Try learning to read – your first post said she wanted to leave… then you said she had disagreements with the staff and wanted to leave. I’ve said from the very beginning and in EVERY post – she was let go so the production staff could try something different with the character dynamics. As far as Gene R – that has nothing to do with Gates departure – so your inclusion of it is just your pathetic way to justify your nonsense. Anud in your most recent message you talk about how you clarified your position… interesting – because my position has been the same EVERY TIME. And perhaps you should listen to her interview that you claimed to see again. At no point does she say she was let go because she didn’t agree with their terms. So the mirror is pointing back at you dunce. Once again I ask – do you know how Hollywood actually works – because your posts indicate nothing but some generalized sense Hollywood is a tabloid and not a bottom line business.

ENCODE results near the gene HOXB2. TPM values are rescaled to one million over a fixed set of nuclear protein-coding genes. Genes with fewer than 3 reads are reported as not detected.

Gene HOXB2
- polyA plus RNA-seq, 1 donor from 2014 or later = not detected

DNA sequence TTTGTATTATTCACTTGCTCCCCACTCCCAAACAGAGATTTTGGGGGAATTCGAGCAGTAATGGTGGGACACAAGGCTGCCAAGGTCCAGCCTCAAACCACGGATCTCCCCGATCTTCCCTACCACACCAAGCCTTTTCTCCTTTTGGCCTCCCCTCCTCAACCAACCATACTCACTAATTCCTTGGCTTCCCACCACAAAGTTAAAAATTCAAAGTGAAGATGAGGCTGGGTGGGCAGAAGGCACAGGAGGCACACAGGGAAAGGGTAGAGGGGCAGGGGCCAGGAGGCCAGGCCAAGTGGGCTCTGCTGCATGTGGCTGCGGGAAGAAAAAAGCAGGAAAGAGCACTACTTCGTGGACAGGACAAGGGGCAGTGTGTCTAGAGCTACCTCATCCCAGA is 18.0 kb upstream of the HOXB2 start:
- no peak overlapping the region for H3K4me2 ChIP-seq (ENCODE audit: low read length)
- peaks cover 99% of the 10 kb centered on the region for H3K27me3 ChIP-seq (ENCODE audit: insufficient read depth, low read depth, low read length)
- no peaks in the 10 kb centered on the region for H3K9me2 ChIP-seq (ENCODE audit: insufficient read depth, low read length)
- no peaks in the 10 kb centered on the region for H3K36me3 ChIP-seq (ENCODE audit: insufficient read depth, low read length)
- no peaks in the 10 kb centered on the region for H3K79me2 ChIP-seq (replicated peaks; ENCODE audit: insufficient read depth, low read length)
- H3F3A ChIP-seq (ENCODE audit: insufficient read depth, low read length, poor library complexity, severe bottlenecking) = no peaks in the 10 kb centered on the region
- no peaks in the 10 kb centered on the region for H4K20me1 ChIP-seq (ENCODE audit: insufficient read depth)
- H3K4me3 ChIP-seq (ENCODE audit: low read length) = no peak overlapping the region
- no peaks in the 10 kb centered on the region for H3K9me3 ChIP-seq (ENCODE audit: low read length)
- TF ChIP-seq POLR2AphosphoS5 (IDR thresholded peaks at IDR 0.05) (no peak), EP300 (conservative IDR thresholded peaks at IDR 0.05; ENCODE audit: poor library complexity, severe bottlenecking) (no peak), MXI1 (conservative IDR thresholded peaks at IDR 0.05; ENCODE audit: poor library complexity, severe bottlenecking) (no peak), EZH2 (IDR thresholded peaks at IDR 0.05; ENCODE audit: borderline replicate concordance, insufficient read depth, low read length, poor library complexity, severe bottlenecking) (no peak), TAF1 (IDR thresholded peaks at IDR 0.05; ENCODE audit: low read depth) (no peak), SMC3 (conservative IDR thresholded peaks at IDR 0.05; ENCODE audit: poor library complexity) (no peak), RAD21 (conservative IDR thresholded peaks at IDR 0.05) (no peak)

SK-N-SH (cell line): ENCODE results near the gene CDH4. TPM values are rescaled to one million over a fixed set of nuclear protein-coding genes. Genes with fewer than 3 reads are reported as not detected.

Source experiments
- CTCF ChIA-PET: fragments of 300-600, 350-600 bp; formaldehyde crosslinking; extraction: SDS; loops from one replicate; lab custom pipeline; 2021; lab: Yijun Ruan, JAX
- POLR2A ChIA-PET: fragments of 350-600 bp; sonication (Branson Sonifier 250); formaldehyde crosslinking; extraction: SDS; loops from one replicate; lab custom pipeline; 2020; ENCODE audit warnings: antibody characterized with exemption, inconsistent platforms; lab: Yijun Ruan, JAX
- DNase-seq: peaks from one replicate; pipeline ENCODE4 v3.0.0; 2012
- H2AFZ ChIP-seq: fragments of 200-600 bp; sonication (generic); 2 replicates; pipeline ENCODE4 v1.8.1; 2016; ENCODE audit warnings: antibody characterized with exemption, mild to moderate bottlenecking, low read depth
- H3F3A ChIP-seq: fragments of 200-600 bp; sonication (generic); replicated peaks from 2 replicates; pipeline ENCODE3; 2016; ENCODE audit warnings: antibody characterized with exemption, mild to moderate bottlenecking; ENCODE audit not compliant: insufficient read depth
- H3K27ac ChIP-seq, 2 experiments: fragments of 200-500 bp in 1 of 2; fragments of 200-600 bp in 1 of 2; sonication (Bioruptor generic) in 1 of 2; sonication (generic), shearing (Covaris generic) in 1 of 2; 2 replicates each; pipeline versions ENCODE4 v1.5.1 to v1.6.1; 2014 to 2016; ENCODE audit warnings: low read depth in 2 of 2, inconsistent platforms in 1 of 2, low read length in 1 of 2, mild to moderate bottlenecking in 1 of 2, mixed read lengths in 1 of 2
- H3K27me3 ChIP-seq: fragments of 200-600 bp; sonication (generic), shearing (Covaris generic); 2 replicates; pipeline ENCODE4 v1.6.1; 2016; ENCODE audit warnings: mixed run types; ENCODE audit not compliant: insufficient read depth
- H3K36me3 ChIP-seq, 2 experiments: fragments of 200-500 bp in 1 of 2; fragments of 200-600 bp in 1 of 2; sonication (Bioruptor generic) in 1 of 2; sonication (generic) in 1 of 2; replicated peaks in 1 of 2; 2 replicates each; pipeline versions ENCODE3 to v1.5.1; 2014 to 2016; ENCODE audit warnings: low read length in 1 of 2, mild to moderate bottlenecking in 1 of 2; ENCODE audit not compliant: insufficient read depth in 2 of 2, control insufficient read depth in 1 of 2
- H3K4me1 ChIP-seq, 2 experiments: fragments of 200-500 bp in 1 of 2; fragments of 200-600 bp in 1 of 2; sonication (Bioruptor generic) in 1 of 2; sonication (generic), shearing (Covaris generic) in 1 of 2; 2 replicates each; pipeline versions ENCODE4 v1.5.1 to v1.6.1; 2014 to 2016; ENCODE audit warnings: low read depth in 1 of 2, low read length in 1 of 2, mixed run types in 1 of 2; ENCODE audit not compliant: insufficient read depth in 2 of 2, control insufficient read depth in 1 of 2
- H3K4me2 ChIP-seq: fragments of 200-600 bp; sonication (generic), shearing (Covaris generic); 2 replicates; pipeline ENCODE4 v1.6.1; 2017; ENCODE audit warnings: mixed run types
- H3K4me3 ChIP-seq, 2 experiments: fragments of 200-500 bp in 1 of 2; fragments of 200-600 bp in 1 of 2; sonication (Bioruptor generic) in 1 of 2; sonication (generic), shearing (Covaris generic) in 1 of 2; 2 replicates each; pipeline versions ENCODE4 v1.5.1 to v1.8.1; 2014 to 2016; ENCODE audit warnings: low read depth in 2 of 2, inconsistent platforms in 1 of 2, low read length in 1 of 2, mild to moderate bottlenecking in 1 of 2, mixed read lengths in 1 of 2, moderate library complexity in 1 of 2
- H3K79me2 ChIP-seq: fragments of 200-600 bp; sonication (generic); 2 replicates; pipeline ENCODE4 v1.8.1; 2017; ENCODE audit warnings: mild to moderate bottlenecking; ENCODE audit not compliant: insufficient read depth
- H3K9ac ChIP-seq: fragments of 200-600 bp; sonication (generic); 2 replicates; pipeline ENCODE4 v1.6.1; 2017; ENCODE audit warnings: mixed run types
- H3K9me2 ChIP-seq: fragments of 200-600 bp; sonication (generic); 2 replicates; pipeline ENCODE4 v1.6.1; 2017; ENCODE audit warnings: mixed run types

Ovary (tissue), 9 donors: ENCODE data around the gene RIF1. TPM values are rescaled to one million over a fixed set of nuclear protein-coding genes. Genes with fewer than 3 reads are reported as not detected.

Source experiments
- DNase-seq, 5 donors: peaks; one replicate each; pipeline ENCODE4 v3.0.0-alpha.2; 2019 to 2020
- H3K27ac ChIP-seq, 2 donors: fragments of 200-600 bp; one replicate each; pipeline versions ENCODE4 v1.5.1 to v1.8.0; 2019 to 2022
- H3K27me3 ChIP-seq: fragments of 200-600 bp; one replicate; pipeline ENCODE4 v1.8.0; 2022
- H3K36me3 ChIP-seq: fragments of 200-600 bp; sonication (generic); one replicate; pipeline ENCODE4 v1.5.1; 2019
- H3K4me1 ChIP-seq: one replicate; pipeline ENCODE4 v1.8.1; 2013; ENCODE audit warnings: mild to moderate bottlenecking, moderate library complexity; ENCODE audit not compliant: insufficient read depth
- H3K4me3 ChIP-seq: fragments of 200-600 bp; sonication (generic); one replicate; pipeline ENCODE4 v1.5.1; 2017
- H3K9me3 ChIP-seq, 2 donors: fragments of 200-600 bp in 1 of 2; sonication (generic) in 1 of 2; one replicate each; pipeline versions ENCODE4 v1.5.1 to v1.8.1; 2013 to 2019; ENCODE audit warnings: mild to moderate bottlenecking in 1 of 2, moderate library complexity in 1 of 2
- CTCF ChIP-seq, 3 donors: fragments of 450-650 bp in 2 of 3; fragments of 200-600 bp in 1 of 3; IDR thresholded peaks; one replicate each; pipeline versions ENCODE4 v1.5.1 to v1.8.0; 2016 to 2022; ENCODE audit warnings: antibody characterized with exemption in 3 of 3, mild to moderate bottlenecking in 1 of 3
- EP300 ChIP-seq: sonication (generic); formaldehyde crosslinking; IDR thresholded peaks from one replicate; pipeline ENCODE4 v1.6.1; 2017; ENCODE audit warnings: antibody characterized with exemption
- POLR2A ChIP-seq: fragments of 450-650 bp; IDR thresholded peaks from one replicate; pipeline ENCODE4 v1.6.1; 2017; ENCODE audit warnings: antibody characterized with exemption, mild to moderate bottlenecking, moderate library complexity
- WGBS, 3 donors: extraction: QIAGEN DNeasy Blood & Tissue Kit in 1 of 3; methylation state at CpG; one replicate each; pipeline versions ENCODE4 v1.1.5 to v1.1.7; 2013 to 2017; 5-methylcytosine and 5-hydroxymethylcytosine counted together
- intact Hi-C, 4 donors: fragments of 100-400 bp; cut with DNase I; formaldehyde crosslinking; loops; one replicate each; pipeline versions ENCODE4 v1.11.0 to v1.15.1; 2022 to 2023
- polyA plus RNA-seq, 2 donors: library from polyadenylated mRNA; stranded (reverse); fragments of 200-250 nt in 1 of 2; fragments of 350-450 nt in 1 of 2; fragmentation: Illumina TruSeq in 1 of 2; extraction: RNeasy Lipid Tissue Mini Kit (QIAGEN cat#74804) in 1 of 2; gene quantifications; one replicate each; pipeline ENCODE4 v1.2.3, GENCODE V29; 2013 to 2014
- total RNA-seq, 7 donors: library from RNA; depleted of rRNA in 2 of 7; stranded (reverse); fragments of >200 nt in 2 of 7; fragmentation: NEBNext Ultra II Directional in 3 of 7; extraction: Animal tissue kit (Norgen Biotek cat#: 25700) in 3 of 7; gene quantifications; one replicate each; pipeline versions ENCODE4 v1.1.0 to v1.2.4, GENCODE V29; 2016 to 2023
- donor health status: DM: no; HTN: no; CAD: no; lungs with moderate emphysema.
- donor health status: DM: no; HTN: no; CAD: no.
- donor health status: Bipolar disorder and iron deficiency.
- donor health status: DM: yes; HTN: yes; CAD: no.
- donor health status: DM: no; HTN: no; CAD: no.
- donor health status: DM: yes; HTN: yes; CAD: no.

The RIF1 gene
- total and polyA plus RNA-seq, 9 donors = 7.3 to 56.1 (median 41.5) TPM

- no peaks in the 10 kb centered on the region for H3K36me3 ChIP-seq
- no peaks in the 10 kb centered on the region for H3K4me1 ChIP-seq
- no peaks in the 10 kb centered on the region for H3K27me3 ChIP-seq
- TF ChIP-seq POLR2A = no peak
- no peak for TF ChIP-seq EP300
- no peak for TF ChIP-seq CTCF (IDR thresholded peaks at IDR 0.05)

• Guest

    Yes, that is what I meant—it does not support the idea that she was fired for being difficult

  • Star Trek fan

    Gates is so rude. Don’t come to social events if you are going to treat people so poorly. You’re no queen to The universe but you seem to think you are. You lost fans at Denver Comic Con. “No!!!! I NEVER let people take my picture!”